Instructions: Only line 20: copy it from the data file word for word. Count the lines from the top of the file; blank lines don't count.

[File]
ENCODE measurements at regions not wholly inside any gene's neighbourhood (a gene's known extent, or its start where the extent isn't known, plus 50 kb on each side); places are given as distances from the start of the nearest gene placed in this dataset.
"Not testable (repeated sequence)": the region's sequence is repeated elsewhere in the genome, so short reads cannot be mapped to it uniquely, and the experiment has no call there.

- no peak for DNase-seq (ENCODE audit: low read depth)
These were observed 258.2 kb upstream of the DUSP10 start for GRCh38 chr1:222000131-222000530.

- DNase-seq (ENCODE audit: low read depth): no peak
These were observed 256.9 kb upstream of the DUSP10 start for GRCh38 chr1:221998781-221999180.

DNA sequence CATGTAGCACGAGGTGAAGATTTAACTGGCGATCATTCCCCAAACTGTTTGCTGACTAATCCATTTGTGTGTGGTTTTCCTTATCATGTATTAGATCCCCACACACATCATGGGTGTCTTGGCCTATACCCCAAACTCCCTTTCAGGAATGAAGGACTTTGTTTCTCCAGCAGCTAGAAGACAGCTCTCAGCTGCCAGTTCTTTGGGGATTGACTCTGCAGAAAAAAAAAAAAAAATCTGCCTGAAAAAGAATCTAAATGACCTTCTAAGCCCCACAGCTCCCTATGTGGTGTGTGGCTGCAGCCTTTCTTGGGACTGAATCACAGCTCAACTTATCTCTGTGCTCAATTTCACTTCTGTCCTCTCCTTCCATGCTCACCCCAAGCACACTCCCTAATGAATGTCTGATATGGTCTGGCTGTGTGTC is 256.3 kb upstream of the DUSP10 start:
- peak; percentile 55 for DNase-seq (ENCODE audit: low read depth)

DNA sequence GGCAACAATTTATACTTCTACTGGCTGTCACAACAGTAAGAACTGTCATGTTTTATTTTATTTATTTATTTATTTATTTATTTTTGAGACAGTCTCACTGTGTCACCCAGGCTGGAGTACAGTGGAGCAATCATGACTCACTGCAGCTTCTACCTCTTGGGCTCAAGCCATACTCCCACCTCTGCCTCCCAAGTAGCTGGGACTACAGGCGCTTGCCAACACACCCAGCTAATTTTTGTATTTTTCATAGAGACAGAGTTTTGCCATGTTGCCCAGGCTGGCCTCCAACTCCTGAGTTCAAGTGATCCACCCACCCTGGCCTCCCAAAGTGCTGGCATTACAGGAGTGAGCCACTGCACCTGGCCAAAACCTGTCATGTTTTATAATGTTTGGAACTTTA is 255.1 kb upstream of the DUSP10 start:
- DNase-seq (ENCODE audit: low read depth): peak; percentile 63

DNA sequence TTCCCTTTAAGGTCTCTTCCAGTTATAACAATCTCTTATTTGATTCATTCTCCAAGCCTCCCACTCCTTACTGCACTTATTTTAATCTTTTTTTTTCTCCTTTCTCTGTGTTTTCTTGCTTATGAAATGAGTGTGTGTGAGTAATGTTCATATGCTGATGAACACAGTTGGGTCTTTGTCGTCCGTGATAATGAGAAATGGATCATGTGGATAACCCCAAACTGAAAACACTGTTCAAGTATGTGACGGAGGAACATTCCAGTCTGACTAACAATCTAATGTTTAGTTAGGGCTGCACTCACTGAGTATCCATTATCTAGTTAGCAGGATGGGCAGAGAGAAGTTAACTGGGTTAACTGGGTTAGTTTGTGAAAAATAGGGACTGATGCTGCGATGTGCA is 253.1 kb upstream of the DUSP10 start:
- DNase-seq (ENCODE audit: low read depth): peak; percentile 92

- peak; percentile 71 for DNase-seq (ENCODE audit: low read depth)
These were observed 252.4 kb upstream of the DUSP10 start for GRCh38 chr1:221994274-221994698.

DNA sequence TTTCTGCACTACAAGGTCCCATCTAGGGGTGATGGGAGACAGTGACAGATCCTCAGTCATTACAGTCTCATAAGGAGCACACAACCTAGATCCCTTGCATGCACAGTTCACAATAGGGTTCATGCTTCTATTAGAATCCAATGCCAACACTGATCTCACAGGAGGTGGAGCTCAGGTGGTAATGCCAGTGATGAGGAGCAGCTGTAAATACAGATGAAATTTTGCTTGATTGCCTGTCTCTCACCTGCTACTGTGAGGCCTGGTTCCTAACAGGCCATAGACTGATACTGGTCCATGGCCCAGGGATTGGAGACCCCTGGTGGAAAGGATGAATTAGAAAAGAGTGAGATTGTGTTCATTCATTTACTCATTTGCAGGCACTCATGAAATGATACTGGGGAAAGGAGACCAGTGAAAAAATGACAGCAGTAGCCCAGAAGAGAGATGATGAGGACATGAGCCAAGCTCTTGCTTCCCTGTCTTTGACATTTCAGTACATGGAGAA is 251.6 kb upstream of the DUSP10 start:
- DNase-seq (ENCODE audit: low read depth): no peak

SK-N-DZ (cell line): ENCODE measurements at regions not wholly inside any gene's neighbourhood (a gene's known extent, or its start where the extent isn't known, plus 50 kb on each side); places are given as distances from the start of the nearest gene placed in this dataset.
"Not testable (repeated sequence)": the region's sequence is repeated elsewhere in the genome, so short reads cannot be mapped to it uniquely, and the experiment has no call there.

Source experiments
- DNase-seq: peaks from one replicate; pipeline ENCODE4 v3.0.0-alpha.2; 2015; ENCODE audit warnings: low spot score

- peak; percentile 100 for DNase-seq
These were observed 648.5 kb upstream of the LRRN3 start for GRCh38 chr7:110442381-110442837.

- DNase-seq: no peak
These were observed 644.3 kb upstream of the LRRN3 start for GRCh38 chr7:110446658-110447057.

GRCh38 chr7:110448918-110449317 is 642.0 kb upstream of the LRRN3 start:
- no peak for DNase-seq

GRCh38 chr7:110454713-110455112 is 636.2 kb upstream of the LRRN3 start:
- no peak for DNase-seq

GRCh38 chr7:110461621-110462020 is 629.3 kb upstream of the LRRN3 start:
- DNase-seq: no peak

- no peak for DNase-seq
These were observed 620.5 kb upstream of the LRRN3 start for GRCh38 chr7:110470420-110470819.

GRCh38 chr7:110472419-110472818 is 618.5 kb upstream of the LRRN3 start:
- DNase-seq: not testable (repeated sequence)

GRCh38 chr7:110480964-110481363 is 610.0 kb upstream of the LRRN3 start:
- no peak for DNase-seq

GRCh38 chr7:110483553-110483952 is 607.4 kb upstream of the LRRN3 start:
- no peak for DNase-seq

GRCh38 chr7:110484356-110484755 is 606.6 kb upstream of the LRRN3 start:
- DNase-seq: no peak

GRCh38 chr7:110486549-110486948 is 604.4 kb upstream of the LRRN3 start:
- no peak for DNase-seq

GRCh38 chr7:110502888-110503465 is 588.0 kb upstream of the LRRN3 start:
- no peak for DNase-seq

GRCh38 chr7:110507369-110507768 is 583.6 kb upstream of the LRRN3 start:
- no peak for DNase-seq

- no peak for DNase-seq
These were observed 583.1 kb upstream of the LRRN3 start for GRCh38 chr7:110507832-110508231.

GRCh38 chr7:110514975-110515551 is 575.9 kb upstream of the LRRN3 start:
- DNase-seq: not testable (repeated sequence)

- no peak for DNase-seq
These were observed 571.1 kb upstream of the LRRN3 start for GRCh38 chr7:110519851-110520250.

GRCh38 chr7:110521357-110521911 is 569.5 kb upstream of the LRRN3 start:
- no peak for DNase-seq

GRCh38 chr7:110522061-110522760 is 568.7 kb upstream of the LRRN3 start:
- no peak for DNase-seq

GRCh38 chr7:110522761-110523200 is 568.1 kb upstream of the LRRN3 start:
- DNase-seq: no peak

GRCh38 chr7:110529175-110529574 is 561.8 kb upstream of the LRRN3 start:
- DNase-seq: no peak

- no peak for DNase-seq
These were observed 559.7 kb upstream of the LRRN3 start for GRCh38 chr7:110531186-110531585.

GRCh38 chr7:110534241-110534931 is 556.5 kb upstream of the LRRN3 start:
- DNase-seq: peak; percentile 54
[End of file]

- DNase-seq: peaks from one replicate; pipeline ENCODE4 v3.0.0-alpha.2; 2015; ENCODE audit warnings: low spot score